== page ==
My Great Grandparents

I grew up hearing stories about my maternal family from all of my relatives.  And after writing that last post I think I’ll share a little…

Once my maternal great grandparents from Norway arrived here they worked at a few farms earning and saving money.  Then they both went to North Dakota and acquired homesteads.

My great grandmother had a small house near a pond that later became a sort of summer house for her where she would go to do artwork, listen to the radio, read and just relax.  She did have eight children after all.  I’m sure she needed to have a break sometimes and be alone.  She was also a sort of local midwife and homeopathic healer.  People often relied on her for help when the doctor was too far or etc.

My great grandfather’s homestead was the one that was enlarged and where my great grandparents eventually built everything and raised their children.  It wasn’t too far from my great grandmother’s homestead but they weren’t neighbors and that’s not how they met.

My great grandmother had gone into town to work as a cook at a hotel.  Perhaps it wasn’t safe enough to be a young woman alone, in your early 20’s, on a homestead.  So while she kept her homestead she worked in town.

My great grandfather, after establishing his homestead in 1905, was regularly farming and had crops and one year in the late 1900’s he brought his harvest into town to be sold when he stayed at the hotel my great grandmother was working at as a cook.  He ate at the hotel restaurant and he was so smitten by her cooking, her pancakes in particular, that he requested to meet her.  So they then met, fell in love and were married in 1908.

They adored each other as people.  They had an enormous amount of respect for each other.

My great grandmother was a true genius.  And while my great grandfather was very intelligent, he was more or less known more for his extremely even temperament and wisdom…

They belonged to two different political parties and would often have heated (but well mannered) discussions about politics in the kitchen/dining room of their house.   Their children followed suit and that sort of passionate debate mixed with respect still prevails in our family about the topics of the day.

Some of us are Republicans like my great grandma and some of us are Democrats like my great grandpa.  Many of us neither.  But we all try to remember that being kind and preserving family love and connection is more important than just winning a verbal battle.

But truly though, my great grandfather did have to occasionally “put his foot down@ regardless of their easy connection. Once during the height of the Great Depression my great grandmother got the idea that the family should sell the farm/ranch and move to Oregon.  She had a cousin who had moved to Oregon and he talked about how green and lovely it was out there.  (the 1930’s were incredibly dry in many parts of the US – they were the “dust bowl years”)  But my great grandfather said, “No! The only place I’m moving to is the churchyard when I’m buried.”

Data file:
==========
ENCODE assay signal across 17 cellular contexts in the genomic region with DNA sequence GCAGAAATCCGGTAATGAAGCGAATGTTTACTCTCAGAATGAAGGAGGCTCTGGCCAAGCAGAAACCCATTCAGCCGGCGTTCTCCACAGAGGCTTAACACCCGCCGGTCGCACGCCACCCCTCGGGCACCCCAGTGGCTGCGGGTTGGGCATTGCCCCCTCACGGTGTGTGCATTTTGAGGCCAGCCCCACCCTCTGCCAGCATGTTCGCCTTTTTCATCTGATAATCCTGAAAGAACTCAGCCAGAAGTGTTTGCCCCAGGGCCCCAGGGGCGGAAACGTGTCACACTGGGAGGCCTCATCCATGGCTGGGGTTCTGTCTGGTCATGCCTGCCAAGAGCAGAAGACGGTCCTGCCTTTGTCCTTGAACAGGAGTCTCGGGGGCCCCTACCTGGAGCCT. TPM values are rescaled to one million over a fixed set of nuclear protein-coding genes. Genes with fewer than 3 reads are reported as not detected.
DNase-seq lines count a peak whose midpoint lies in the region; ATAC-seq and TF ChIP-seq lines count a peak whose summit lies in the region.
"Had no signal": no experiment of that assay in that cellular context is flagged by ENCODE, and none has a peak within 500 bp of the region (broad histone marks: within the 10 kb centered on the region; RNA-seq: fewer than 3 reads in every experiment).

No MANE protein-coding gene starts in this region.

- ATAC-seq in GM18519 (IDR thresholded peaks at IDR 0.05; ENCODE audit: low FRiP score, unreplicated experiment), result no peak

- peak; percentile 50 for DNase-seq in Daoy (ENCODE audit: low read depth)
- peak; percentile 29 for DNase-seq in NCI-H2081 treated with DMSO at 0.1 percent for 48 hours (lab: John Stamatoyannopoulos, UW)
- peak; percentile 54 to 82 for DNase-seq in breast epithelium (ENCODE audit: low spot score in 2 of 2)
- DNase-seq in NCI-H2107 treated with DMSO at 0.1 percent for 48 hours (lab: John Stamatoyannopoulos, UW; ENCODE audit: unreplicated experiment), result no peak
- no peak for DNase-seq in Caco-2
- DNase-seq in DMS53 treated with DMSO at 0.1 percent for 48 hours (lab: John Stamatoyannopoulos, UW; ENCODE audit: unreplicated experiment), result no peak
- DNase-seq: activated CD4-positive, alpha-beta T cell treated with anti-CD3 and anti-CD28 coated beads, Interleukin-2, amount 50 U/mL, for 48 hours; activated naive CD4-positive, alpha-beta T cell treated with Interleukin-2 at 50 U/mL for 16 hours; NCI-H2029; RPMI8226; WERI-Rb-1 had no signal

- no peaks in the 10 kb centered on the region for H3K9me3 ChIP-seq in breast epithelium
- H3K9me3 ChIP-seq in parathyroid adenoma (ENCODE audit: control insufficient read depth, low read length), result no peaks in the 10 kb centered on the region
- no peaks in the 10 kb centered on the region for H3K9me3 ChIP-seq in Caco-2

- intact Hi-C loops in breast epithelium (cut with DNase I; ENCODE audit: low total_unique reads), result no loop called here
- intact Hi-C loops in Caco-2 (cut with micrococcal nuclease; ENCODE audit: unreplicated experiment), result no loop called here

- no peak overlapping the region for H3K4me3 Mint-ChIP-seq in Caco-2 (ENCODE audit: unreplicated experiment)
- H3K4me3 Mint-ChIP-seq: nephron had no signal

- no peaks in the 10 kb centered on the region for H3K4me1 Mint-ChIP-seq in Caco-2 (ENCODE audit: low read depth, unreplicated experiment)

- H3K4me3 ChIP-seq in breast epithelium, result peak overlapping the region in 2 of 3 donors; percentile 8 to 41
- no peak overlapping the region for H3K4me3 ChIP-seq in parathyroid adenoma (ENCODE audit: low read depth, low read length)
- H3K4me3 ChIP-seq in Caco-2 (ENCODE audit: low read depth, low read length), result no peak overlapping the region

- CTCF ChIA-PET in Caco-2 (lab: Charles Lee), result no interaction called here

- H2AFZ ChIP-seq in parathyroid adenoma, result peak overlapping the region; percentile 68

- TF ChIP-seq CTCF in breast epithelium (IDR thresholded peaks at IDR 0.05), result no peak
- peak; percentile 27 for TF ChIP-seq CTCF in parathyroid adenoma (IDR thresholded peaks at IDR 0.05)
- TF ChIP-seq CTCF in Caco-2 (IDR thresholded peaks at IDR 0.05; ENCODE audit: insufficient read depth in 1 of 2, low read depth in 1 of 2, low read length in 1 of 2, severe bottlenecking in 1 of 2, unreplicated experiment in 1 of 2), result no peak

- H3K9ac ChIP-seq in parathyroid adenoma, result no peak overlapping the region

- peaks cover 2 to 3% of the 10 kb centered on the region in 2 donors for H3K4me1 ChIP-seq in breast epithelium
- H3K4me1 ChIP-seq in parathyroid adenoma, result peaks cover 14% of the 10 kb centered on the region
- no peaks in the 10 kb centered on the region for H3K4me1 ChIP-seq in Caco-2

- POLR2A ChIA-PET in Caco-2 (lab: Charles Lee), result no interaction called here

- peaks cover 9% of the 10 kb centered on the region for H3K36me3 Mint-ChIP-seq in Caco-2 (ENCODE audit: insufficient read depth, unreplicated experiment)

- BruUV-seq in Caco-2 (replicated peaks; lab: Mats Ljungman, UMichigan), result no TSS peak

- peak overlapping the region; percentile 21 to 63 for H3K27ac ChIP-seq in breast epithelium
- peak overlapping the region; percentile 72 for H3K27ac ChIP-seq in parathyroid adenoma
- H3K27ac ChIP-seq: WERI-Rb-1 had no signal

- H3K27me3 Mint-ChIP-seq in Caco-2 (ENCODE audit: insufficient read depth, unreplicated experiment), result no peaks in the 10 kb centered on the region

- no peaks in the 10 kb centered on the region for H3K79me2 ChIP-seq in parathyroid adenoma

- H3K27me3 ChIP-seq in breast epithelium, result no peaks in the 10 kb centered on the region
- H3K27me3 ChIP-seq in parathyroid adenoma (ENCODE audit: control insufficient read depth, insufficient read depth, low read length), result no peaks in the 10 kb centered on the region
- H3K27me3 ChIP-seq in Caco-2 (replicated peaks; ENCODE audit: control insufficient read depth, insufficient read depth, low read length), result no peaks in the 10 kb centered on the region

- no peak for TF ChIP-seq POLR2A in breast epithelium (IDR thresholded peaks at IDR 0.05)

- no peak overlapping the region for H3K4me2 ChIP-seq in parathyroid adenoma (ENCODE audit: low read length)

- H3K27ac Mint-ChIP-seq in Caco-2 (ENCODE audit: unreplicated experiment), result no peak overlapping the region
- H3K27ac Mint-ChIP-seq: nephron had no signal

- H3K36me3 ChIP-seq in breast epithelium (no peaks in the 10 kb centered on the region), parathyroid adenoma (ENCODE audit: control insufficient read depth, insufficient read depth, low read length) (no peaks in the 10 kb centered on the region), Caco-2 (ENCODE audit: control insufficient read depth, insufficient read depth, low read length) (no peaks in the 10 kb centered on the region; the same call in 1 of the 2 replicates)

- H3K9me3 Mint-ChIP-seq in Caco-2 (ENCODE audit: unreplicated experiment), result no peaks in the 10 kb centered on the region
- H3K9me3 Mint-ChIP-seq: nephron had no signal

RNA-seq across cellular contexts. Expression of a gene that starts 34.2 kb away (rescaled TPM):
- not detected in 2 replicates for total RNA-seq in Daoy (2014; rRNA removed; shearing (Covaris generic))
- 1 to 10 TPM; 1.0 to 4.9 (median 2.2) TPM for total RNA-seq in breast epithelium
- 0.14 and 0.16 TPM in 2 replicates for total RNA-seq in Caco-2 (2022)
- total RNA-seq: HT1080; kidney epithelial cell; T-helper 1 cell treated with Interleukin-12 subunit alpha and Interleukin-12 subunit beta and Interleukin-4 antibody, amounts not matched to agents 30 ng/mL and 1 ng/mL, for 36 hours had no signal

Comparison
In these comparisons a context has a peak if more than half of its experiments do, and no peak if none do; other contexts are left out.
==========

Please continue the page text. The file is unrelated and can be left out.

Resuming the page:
When my great grandfather was assertive and earnest like that my great grandmother knew she needed to take him very seriously and listen.  So, they didn’t move.  And thank goodness they didn’t.  It was important to actually own land during those years and it is now too of course, and my great grandfather knew that.  He had learned that lesson back in Norway.

While it was hard to grow things during the 1930’s and they did have to endure the heat and dry-as-a-bone conditions of that era (in a nice new stucco house my great grandfather built in 1929 however, mind you) they never went hungry and they tried to help their neighbors. Although those neighbors thinned out in numbers considerably during the 1930’s.   As my grandmother once said, “They left between the dawn and the daylight.”  And, they never returned.

Once, during that time, a man walked in off the road near their house, opened the front door, meandered over to the kitchen/dining room, stood by the table and grabbed a large pitcher of milk sitting on the table for lunch.  He then proceeded to drink the entire thing in front of everyone without saying a word.  Everyone just peacefully sat there and watched him…  Then, after saying “Thank you.” he walked quickly and silently right back out the door and they never saw him again.  But that sort of thing was not uncommon.

Sometimes they ate Russian Thistle.  And of course they ate dandelion greens.  And there was meat and milk from the animals (who also sometimes ate the Russian Thistle).   There were also berries… And homemade baked goods.

My grandmother, their daughter, adored FDR.  He helped rid the Midwestern plains of the wild dust that would fly about from the dry, overly farmed land by having farmers plant coniferous trees to line their fields.  And, of course, FDR created jobs by building bridges, dams, roads and the like.  More specifically to my grandmother’s neighborhood, he put in safer gravel roads instead of the dusty dirt ones that would go airborne before.  It was all part of the “New Deal” and it worked.

And then in the early 1940’s it finally rained!  It went from dry, brown earth to green, lush and cool rolling hills as far as the eye could see.   It was an amazing change.  My great grandmother was relieved they hadn’t sold it all and left.